• Even EMR systems, which have the capability of displaying images, do not have the ability to analyze the images for anomalies etc. No current medical data storage or analysis system has the ability to analyze data in different formats and/or from different sources (images, text, reports, voice, etc.). Nor does any current system have the ability to display data in different formats and/or from different sources that is relevant to users' concerns. For example, if a patient comes in complaining of chest pain, no current system can collect and display for the user medical information relating to chest pain, such as symptoms, images, lab tests, current medications, potential medication interactions etc. In addition, no current medical data storage or analysis system has the ability to analyze data in different formats and/or from different sources to create potential next steps or a potential diagnosis/treatment.
  • BRIEF DESCRIPTION OF THE DRAWINGS
  • Embodiments of the invention are illustrated by way of example and not limitation in the figures of the accompanying drawings in which like references indicate similar elements.
  • FIG. 1 is a block diagram illustrating a medical information system using evolving contextual clinical data technology according one embodiment of the invention.
  • FIG. 2 is a block diagram illustrating a medical information system according to one embodiment of the invention.
  • FIG. 3 is a block diagram illustrating an evolving contextual clinical data engine for processing medical information according to one embodiment of the invention.
  • FIG. 4 is a block diagram illustrating an example of a data collector of a medical information server according to one embodiment of the invention.
  • FIG. 5 is a flow diagram illustrating a process for processing medical data using evolving contextual clinical data technology according to one embodiment of the invention.
  • FIG. 6 is a flow diagram illustrating a process for processing medical data using evolving contextual clinical data technology according to one embodiment of the invention.
  • FIGS. 7A and 7B are screenshots representing graphical user interfaces for providing medical information according to some embodiments of the invention.
  • FIGS. 8A-8D are screenshots representing graphical user interfaces for providing medical information according to some embodiments of the invention.
  • FIG. 9 is a flow diagram illustrating a process for processing medical data using evolving contextual clinical data technology according to another embodiment of the invention.
  • FIGS. 10A and 10B are screenshots representing graphical user interfaces for providing medical information according to some other embodiments of the invention.
  • FIG. 11 is a flow diagram illustrating a process for processing medical data using evolving contextual clinical data technology according to another embodiment of the invention.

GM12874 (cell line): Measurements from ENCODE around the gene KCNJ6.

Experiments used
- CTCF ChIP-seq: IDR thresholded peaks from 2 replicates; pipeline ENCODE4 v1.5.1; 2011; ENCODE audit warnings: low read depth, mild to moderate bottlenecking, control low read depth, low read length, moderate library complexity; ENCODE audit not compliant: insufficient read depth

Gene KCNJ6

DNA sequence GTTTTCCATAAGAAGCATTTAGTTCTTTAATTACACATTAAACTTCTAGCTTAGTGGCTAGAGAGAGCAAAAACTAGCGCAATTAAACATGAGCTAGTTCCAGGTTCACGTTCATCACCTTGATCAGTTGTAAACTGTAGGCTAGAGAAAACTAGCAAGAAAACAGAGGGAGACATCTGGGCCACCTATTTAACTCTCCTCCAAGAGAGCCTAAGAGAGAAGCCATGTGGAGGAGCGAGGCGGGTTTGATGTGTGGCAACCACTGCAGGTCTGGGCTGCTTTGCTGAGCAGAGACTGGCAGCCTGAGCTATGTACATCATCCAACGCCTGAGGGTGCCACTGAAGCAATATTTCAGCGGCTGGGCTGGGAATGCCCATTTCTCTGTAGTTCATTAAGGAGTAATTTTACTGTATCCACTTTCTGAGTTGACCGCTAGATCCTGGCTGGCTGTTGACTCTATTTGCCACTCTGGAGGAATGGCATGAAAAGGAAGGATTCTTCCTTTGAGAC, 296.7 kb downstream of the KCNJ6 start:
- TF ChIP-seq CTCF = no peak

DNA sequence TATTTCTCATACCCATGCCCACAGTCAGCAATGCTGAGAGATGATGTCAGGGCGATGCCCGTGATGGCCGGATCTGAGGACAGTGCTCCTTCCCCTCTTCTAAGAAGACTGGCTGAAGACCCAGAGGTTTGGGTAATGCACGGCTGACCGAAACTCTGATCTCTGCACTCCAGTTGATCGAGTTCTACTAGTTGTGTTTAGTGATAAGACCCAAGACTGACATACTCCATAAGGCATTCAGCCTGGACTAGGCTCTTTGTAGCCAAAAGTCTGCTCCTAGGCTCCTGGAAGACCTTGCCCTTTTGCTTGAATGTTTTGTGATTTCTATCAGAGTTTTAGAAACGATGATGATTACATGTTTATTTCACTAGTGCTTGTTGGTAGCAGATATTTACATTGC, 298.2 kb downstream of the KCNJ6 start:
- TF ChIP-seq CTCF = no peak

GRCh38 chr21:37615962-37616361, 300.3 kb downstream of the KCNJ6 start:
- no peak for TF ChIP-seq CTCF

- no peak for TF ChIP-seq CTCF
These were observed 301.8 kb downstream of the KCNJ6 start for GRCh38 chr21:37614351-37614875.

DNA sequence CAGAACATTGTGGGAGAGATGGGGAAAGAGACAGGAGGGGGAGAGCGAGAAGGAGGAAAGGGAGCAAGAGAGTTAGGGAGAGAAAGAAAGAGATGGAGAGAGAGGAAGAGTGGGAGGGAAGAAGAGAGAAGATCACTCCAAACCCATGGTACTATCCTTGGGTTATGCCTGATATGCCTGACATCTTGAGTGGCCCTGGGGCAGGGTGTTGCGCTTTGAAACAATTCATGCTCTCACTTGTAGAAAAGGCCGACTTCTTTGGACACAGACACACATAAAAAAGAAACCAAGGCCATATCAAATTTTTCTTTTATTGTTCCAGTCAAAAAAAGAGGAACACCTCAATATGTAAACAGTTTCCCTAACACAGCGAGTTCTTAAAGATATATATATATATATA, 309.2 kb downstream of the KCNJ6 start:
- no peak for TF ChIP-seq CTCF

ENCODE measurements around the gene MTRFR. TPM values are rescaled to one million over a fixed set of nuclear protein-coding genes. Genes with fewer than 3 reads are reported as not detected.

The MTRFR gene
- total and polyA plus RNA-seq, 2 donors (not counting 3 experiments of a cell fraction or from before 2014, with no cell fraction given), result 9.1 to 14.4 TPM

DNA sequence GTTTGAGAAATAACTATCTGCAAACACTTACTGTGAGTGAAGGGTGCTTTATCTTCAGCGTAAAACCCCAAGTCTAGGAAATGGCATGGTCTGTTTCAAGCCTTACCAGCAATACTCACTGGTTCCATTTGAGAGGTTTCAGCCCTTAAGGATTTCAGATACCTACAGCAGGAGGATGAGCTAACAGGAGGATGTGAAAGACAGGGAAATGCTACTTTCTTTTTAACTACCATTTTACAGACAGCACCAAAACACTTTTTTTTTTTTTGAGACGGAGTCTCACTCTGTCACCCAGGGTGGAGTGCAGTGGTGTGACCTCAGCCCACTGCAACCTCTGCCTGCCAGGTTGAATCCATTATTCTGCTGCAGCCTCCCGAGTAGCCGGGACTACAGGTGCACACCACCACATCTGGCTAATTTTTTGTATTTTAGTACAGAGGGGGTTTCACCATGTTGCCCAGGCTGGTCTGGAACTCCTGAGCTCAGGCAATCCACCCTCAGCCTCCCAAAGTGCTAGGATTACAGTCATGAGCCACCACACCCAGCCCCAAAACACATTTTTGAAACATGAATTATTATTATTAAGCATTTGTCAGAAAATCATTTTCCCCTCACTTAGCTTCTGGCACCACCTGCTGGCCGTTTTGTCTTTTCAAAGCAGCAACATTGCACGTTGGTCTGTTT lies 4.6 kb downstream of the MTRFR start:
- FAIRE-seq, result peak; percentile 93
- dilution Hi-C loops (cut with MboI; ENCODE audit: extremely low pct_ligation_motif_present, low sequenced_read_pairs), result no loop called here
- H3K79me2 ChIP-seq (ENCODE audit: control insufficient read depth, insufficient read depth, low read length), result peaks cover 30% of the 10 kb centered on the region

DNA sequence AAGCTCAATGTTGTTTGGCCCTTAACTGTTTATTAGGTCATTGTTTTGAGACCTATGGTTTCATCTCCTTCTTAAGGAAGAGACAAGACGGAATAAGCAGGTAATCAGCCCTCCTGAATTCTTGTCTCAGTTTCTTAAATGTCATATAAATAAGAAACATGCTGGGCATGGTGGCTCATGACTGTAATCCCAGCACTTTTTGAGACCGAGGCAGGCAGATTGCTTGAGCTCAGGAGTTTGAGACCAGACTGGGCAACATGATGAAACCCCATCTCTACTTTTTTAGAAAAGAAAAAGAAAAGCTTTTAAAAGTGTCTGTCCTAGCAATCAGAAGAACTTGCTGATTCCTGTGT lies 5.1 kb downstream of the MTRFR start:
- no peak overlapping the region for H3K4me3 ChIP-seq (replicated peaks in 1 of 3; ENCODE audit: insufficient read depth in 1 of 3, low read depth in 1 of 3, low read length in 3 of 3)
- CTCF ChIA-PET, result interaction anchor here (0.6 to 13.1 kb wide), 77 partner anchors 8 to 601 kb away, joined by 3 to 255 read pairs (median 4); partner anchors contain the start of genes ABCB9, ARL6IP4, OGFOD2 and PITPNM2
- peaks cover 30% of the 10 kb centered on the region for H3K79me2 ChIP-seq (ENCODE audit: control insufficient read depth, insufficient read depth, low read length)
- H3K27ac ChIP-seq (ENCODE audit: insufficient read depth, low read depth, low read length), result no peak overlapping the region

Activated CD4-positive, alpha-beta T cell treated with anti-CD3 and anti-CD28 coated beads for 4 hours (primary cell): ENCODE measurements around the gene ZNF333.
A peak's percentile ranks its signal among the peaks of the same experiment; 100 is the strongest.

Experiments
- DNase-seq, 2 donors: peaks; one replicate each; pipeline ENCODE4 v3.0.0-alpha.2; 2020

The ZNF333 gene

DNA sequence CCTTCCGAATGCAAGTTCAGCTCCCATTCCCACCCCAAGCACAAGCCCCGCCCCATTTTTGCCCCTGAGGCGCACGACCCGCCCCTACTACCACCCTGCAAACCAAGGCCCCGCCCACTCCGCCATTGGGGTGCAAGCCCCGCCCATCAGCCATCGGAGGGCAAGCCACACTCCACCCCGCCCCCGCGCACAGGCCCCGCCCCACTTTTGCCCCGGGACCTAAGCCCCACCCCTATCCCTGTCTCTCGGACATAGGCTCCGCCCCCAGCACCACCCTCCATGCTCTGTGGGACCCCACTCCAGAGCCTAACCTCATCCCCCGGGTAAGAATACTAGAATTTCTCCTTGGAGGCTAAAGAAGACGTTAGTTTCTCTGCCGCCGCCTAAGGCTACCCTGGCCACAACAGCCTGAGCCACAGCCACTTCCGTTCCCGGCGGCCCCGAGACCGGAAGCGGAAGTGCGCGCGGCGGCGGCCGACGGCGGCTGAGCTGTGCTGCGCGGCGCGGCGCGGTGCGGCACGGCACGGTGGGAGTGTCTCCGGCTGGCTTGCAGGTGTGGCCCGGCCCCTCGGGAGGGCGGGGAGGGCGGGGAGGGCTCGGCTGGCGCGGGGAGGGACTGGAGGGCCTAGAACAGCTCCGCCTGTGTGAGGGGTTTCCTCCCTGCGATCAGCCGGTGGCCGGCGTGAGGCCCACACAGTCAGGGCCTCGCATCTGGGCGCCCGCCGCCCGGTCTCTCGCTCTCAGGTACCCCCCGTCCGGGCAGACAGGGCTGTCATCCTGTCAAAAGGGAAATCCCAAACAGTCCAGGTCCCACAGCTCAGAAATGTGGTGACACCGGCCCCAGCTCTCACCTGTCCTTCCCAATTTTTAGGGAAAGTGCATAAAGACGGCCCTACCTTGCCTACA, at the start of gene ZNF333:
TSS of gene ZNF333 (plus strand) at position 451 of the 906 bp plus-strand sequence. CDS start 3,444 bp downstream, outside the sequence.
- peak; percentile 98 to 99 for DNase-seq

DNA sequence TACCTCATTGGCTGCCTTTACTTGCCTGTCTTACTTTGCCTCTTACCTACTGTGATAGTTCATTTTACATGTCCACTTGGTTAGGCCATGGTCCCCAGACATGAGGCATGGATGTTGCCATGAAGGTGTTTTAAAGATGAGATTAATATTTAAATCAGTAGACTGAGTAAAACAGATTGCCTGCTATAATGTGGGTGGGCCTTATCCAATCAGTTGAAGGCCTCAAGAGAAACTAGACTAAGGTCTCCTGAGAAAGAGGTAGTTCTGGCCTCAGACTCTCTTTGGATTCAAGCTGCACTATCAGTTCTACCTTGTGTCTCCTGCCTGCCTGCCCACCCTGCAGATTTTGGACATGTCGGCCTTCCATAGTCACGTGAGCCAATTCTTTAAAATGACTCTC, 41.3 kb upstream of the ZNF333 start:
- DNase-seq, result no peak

• FIGS. 12A-12D are screenshots representing graphical user interfaces for providing medical information according to some other embodiments of the invention.
  • FIGS. 13A-13B are screenshots representing graphical user interfaces for providing medical information according to some other embodiments of the invention.
  • FIGS. 14A-14C are screenshots representing graphical user interfaces for providing medical information according to some other embodiments of the invention.
  • FIGS. 15A and 15B are block diagrams illustrating a cloud-based image processing system according to certain embodiments of the invention.
  • FIG. 16 is a block diagram of a data processing system, which may be used with one embodiment of the invention.
  • DETAILED DESCRIPTION
  • Various embodiments and aspects of the inventions will be described with reference to details discussed below, and the accompanying drawings will illustrate the various embodiments. The following description and drawings are illustrative of the invention and are not to be construed as limiting the invention. Numerous specific details are described to provide a thorough understanding of various embodiments of the present invention. However, in certain instances, well-known or conventional details are not described in order to provide a concise discussion of embodiments of the present inventions.
  • Reference in the specification to “one embodiment” or “an embodiment” means that a particular feature, structure, or characteristic described in conjunction with the embodiment can be included in at least one embodiment of the invention. The appearances of the phrase “in one embodiment” in various places in the specification do not necessarily all refer to the same embodiment.
  • According to some embodiments, embodiments of the invention provide for the integrating of medical data using evolving contextual clinical data (ECCD) technology, including DICOM (digital imaging and communications in medicine) images, non-DICOM images (such as PNG (Portable Network Graphics), JPEG (joint photographic experts group), GIF (Graphics Interchange Format), BMP (Bitmap), etc.), text, reports, PDF (portable document format) documents, files, audio files, video files, office documents, and other data objects, etc. and display of the relevant data to the end user in a useful way, or “in context.” “In context” means that the data displayed is relevant to whatever the user is searching or viewing. For example, “in context” might mean displaying data relating to a patient ID, accession number, a study ID, login credentials, date, time frame, episode, appointment, body part or area, user, study, insurance code, clinical trial, etc., or any combination of these parameters.